I think I have served the purpose that I came here for, which was to provide a credible election product for our voters,” she said in her resignation press conference.

Florida finalized election tallies earlier today after a hand count confirmed the original results. Rick Scott was confirmed as the next Senator, unseating Senator Bill Nelson (D-FL).

It may be a bittersweet end to the 75-year-old’s tenure. She seemed more at ease during the press conference than she has since entering the spotlight once again the day after the midterm elections when Broward County failed to report ongoing results as required by Florida law.

Brenda Snipes submits her resignation as Broward elections supervisor

https://www.sun-sentinel.com/news/politics/fl-ne-brenda-snipes-resigns-20181118-story.htmlDuring the final days of the recount, Snipes looked exhausted to people who have known her for years. And she foreshadowed an early departure as elections supervisor when she said last week “it is time to move on” but didn’t specify a timetable, saying she wanted to talk to her family.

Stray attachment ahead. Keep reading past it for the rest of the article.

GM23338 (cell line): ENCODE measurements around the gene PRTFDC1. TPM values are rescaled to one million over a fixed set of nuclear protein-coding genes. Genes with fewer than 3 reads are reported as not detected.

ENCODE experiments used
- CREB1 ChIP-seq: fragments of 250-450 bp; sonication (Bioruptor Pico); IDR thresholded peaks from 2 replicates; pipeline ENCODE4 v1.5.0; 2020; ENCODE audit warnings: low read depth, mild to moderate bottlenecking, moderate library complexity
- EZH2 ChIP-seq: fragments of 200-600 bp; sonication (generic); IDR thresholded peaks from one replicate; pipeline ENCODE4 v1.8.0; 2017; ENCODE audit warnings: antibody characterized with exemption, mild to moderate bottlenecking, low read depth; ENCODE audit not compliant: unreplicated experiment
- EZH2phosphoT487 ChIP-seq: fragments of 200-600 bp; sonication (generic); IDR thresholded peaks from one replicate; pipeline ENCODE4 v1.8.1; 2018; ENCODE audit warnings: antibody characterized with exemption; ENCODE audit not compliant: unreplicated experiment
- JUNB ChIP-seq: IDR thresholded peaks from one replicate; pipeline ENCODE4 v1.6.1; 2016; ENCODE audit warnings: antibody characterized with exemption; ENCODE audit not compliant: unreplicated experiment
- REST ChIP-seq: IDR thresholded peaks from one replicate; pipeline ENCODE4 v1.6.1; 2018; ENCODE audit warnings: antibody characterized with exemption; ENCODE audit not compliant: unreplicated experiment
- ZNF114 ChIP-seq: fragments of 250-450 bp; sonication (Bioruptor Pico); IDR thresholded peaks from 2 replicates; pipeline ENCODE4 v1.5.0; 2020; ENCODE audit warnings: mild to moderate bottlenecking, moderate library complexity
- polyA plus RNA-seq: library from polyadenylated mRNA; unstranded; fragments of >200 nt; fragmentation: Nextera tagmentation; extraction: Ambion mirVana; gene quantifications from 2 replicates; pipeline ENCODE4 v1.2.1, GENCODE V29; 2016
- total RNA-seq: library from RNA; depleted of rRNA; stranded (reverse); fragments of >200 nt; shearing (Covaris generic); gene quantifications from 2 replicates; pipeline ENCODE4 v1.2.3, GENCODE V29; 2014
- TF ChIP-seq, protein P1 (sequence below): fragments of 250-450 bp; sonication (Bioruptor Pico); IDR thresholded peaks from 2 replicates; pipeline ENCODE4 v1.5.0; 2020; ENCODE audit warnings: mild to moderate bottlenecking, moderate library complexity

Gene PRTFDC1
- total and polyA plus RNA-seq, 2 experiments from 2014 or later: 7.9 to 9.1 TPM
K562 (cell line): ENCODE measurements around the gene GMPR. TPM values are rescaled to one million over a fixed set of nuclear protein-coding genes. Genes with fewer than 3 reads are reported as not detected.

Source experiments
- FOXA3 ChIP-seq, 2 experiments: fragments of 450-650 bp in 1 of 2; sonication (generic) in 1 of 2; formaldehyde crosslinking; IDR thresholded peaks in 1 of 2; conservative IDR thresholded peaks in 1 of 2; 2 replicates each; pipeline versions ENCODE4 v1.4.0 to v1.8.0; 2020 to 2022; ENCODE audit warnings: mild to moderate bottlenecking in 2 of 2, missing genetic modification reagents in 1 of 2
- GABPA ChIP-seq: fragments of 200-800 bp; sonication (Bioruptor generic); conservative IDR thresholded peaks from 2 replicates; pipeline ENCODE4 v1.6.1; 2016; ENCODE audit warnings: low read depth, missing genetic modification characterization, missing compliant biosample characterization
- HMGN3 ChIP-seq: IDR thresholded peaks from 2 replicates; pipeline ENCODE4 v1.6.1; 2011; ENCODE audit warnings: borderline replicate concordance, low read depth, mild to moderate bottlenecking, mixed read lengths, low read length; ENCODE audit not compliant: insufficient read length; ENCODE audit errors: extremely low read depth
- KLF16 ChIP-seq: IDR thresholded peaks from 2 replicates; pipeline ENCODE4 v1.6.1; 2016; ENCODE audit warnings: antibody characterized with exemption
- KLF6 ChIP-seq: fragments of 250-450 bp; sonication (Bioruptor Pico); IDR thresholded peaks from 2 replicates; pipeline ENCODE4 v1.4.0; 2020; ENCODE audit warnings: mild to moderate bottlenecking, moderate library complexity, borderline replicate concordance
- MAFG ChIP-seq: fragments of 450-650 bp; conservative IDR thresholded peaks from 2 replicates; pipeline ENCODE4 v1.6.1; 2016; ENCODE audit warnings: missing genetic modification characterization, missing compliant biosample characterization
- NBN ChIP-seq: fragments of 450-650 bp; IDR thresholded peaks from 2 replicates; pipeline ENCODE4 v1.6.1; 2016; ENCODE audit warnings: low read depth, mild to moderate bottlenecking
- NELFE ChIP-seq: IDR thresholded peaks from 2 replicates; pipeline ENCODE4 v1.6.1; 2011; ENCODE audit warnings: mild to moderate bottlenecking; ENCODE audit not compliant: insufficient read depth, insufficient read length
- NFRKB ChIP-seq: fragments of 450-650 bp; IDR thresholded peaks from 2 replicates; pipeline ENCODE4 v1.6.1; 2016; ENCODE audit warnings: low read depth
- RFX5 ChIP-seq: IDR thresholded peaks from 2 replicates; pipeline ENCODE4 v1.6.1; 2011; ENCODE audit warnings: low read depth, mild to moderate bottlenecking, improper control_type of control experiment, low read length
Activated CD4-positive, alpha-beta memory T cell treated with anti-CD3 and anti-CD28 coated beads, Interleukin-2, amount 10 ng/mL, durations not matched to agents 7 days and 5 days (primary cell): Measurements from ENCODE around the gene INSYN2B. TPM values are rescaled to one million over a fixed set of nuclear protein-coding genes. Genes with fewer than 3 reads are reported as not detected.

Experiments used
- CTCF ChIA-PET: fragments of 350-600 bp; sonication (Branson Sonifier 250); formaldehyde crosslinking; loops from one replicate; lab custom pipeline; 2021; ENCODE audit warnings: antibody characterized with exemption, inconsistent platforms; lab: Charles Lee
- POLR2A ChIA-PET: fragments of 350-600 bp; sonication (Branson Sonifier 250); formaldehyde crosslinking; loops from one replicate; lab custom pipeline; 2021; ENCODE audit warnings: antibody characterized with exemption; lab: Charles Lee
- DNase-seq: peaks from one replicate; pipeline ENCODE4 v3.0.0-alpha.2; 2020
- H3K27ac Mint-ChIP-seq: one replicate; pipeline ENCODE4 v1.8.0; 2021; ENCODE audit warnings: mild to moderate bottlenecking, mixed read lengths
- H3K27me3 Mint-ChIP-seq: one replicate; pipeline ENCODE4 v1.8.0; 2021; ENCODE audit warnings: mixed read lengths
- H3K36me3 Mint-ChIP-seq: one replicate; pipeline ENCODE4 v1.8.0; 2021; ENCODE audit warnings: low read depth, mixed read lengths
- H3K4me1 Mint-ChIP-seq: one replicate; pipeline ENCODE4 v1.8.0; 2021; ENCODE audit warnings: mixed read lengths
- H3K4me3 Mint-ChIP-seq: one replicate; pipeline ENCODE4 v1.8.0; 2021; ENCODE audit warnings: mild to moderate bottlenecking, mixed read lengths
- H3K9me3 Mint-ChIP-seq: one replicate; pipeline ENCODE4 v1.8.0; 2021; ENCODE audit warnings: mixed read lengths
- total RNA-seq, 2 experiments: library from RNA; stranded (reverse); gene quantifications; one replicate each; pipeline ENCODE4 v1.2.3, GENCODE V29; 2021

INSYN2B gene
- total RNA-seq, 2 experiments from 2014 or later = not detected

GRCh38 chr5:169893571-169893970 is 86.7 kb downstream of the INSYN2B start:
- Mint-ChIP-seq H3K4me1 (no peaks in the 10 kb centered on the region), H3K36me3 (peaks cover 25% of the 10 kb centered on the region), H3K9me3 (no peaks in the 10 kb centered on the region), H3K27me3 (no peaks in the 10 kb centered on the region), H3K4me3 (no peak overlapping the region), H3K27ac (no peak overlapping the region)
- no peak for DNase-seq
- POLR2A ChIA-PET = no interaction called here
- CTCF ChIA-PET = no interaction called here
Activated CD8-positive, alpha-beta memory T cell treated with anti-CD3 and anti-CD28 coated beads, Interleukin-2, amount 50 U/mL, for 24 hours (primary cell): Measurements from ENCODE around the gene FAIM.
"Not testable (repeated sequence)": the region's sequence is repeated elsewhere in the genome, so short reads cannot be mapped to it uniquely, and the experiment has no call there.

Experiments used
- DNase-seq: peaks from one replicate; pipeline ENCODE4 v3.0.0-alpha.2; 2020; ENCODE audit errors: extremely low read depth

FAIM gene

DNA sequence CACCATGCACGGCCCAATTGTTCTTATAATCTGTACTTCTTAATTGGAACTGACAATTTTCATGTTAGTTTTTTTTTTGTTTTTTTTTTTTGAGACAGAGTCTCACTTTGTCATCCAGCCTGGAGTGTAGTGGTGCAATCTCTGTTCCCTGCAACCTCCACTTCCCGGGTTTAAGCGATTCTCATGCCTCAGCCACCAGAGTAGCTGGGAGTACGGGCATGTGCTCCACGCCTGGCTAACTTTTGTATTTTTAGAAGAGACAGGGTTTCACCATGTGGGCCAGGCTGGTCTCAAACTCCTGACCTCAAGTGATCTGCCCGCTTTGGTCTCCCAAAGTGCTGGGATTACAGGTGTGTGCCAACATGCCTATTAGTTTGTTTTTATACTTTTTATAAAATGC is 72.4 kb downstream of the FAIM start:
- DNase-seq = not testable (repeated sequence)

Snipes was appointed supervisor of elections in 2003 by former Gov. Jeb Bush, after he removed a previous supervisor of elections for incompetence. Bush became one of her critics last week, writing on Twitter it was time for her to go.

Depending on when her official resignation is effective, either Governor Scott or governor-elect Ron DeSantis will appoint her replacement. The position is coming up for election in 2020.

My Take

It’s good that she’s leaving, but at least a part of me was hoping she’d stay and come under the scrutiny of governor-elect Ron DeSantis before the 2020 election. If there was corruption, then it’s important we learn about it sooner rather than later.

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Guns and Crime

Chipotle knew Masud Omar Ali bragged about dining and dashing before they fired their manager

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Some are cheering on Chipotle for doing the right thing by considering rehiring the manager they fired following a viral video showing her asking African-American patrons to pay up front before placing their order. Evidence has emerged since the firing that the poster of the viral video made a habit of “dining and dashing” at Chipotle and other restaurants, apparently vindicating the manager for her decision to protect the store from theft.